If a child can’t learn the way we teach,
maybe we should teach the way they learn.
~ Ignacio Estrada ~
Have you ever wished that your shy student would break out of his or her shell? You know they have some great thoughts, but they don’t share them with anyone. What about the shy teacher who might have more to offer to colleagues? Are there ways to enhance communication and collaboration? (Breaking the Mold)
#ECOO13 is coming up soon, and I am thrilled to have the chance to talk about the benefits that technology provides for introverted students and educators. My friend, Jenni Scott-Marciski, will be presenting with me (thank goodness!), and we hope to share some resources, stories, and ways to help introverts “break the mold”.
So, what does it mean to be introverted? Linda Kreger Silverman provides the following definition:
Introverts are oriented inward toward the subjective world of thoughts and concepts; they get their energy from inside themselves; and they are inclined toward reflection. Extraverts are oriented outward, become energized through interaction with people and things, and are directed toward action. Whereas introverts feel drained by too much interaction with people, extraverts are energized by interaction—the more, the merrier. *Excerpted from Silverman, L. K. (2013). Giftedness 101. New York, NY: Springer.
Before moving on, I should clarify that shyness is not the same as being introverted. Tony Baldasaro wrote an article for Edutopia, explaining it this way:
The key is how your student re-energizes. If she does so by being with others, she’s an extrovert. If she does so by being alone, she’s introverted. It’s important to realize, however, that introverts are not always shy, and extroverts can be shy.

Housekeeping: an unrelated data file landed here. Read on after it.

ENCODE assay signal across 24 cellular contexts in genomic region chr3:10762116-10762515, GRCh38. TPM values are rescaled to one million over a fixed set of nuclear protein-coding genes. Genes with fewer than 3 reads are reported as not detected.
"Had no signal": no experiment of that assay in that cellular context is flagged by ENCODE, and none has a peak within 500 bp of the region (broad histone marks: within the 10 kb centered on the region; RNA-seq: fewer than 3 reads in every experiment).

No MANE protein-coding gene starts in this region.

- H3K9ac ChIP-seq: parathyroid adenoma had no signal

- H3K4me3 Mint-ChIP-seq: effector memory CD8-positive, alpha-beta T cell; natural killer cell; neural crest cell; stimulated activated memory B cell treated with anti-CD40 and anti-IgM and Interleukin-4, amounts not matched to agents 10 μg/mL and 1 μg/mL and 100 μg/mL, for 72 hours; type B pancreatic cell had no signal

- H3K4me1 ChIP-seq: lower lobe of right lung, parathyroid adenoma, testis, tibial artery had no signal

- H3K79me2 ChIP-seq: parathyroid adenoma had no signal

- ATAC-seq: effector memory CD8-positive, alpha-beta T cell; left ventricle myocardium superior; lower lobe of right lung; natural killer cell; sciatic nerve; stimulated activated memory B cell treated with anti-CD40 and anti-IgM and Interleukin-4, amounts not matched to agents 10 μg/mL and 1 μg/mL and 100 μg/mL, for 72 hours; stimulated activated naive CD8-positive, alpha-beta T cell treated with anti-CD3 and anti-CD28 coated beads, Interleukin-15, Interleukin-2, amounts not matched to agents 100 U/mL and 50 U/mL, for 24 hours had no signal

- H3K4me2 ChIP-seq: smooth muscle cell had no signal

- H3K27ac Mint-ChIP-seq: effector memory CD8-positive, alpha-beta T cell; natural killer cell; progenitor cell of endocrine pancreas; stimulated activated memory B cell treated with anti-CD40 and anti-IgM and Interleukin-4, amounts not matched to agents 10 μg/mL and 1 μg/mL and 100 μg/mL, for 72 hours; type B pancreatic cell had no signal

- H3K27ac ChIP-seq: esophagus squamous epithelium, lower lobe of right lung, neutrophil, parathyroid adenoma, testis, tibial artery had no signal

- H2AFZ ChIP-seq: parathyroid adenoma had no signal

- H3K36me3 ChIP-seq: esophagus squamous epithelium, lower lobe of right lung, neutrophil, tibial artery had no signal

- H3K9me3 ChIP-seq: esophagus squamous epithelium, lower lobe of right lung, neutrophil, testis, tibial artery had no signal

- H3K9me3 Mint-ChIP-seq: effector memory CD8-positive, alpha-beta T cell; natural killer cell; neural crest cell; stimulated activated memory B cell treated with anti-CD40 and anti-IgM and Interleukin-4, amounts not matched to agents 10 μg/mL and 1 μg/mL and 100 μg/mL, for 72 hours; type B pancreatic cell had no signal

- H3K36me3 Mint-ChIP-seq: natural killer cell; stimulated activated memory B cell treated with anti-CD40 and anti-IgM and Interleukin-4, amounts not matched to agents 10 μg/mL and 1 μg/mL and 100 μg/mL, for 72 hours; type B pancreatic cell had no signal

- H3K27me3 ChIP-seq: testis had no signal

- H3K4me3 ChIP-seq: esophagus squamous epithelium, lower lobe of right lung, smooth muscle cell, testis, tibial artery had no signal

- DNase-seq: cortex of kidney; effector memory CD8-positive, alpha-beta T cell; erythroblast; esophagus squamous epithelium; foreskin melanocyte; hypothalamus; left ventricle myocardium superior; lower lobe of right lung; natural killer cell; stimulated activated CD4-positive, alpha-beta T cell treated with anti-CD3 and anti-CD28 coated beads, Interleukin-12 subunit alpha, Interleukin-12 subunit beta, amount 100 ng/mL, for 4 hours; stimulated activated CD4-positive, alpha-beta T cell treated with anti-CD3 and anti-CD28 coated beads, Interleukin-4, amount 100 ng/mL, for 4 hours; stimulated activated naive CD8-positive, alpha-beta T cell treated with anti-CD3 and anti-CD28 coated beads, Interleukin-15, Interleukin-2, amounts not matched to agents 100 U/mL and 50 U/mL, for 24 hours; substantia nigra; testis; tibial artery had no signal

Susan Cain inspired much of the work that Jenni and I have prepared. Her book, Quiet, contains a wealth of information, insight and resources to help understand those who may not be as vocal as others.
How do we enable our students to share their thoughts with others? How do we help them to take advantage of their strengths without making them cringe at the thought of interacting with others?
Since introverts like having time to process information before they share it, writing can be a helpful tool. To help them widen their horizons, try blogging with your students . Blogging provides an opportunity for students to build their confidence as they get used to sharing their ideas with other people.
I can’t explain exactly what it is about blogging that allows me to think a bit differently, and possibly to think a bit more. I could liken it to the way an artist nurtures an idea: from a simple thought that is slowly and carefully processed, it brews in my mind while I am busy doing other things, and I can see my idea from a variety of perspectives.
Some other helpful tools:
VoiceThread — A program/app that allows you to capture images on your screen & comment (text or voice) on content. Helpful for presentations and collaborative work!
Screenr — If you want to capture activity on your screen while discussing what you see, try experimenting with Screenr. Very user-friendly!
- Tricia Fuglestad recommends Socrative, “a way to poll, quiz or respond in class via iPads” (or any device with a web browser)
- Theresa McGee recommends Padlet, which can be used on computers & iPads, and provides an interactive wall on which students can collaborate.
Students who seem timid and shy may just need a little help to share their voice. You might be surprised by all they have to say!
I was thankful for Jonathon Colman’s enlightening (and funny) presentation on introversion. Enjoy his thoughts in the video below:
Are you an Introvert? via Business News Daily